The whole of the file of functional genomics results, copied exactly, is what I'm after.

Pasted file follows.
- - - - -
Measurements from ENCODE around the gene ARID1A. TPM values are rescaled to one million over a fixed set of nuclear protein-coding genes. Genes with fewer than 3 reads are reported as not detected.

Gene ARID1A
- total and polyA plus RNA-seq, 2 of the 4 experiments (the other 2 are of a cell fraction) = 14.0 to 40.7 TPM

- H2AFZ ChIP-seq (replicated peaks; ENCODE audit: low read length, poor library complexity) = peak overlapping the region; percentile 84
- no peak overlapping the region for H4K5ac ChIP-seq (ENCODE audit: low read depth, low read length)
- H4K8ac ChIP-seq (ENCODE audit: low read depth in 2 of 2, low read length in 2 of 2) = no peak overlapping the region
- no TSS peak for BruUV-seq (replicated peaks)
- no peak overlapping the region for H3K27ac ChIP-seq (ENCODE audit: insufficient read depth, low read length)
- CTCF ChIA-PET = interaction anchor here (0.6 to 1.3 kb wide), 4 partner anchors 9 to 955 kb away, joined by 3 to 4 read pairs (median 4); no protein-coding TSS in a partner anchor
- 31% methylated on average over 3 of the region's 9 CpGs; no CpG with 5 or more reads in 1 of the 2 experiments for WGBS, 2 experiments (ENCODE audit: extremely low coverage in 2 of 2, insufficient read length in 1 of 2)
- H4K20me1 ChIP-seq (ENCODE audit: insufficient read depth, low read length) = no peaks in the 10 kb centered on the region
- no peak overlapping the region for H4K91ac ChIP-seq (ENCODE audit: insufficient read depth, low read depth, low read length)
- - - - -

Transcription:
Measurements from ENCODE around the gene ARID1A. TPM values are rescaled to one million over a fixed set of nuclear protein-coding genes. Genes with fewer than 3 reads are reported as not detected.

Gene ARID1A
- total and polyA plus RNA-seq, 2 of the 4 experiments (the other 2 are of a cell fraction) = 14.0 to 40.7 TPM

- H2AFZ ChIP-seq (replicated peaks; ENCODE audit: low read length, poor library complexity) = peak overlapping the region; percentile 84
- no peak overlapping the region for H4K5ac ChIP-seq (ENCODE audit: low read depth, low read length)
- H4K8ac ChIP-seq (ENCODE audit: low read depth in 2 of 2, low read length in 2 of 2) = no peak overlapping the region
- no TSS peak for BruUV-seq (replicated peaks)
- no peak overlapping the region for H3K27ac ChIP-seq (ENCODE audit: insufficient read depth, low read length)
- CTCF ChIA-PET = interaction anchor here (0.6 to 1.3 kb wide), 4 partner anchors 9 to 955 kb away, joined by 3 to 4 read pairs (median 4); no protein-coding TSS in a partner anchor
- 31% methylated on average over 3 of the region's 9 CpGs; no CpG with 5 or more reads in 1 of the 2 experiments for WGBS, 2 experiments (ENCODE audit: extremely low coverage in 2 of 2, insufficient read length in 1 of 2)
- H4K20me1 ChIP-seq (ENCODE audit: insufficient read depth, low read length) = no peaks in the 10 kb centered on the region
- no peak overlapping the region for H4K91ac ChIP-seq (ENCODE audit: insufficient read depth, low read depth, low read length)